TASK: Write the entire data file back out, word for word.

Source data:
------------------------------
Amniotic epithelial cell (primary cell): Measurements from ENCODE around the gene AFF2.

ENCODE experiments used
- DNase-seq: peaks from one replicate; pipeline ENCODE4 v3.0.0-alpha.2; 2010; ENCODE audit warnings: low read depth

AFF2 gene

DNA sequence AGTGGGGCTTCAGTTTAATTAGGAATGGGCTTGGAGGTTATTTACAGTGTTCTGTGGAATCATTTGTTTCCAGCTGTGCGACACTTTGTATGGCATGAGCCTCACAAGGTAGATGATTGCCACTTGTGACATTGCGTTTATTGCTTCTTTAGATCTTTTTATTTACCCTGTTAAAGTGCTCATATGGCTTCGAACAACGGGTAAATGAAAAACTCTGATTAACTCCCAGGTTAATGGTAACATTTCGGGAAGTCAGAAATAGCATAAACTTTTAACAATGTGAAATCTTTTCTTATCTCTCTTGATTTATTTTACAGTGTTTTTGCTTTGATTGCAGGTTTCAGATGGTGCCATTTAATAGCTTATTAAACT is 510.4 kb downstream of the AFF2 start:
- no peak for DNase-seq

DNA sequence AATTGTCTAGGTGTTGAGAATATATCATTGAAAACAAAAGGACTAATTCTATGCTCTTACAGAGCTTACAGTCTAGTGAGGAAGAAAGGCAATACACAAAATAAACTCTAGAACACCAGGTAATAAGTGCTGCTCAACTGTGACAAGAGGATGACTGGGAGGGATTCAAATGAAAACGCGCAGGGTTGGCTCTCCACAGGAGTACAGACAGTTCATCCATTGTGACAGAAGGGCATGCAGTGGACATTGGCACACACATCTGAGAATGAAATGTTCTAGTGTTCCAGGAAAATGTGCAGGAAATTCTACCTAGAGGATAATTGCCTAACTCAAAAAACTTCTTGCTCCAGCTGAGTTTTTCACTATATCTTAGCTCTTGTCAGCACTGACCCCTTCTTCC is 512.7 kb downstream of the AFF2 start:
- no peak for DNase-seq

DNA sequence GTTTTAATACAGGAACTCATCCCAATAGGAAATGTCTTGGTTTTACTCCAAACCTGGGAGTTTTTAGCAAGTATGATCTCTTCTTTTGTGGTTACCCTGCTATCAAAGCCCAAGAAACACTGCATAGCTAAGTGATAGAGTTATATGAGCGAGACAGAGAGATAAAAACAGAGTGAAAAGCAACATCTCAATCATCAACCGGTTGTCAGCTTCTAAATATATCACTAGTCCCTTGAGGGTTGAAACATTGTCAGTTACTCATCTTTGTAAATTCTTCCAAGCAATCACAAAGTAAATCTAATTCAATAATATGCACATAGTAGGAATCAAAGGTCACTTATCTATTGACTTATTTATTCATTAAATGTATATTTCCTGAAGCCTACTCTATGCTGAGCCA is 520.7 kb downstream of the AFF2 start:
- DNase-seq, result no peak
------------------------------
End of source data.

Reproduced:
Amniotic epithelial cell (primary cell): Measurements from ENCODE around the gene AFF2.

ENCODE experiments used
- DNase-seq: peaks from one replicate; pipeline ENCODE4 v3.0.0-alpha.2; 2010; ENCODE audit warnings: low read depth

AFF2 gene

DNA sequence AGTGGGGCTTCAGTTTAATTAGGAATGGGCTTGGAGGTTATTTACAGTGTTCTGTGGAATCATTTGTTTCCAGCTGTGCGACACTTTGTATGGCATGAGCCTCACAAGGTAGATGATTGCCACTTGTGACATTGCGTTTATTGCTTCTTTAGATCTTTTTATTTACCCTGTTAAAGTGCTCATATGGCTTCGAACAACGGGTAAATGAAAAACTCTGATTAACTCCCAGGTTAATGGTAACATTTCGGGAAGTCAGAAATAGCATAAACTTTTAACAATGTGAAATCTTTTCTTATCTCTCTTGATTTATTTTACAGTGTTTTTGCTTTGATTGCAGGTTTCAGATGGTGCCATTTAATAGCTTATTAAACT is 510.4 kb downstream of the AFF2 start:
- no peak for DNase-seq

DNA sequence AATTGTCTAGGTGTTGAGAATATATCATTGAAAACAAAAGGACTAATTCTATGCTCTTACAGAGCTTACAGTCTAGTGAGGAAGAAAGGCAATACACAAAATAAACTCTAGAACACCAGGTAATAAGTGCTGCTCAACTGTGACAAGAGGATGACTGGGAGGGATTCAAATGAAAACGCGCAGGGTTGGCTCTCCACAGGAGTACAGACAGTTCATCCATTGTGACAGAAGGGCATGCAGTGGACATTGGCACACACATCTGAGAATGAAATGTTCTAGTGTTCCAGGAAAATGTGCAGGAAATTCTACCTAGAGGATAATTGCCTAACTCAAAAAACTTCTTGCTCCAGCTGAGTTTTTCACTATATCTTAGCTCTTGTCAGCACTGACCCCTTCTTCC is 512.7 kb downstream of the AFF2 start:
- no peak for DNase-seq

DNA sequence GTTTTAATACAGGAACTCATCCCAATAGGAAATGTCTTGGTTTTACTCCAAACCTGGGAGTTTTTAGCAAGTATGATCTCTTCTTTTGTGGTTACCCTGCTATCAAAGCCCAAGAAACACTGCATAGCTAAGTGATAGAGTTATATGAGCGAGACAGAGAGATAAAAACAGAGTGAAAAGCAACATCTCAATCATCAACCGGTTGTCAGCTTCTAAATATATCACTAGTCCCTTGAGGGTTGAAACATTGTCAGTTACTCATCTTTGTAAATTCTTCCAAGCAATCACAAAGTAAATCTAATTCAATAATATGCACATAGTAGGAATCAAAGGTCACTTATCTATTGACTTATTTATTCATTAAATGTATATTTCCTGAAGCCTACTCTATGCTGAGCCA is 520.7 kb downstream of the AFF2 start:
- DNase-seq, result no peak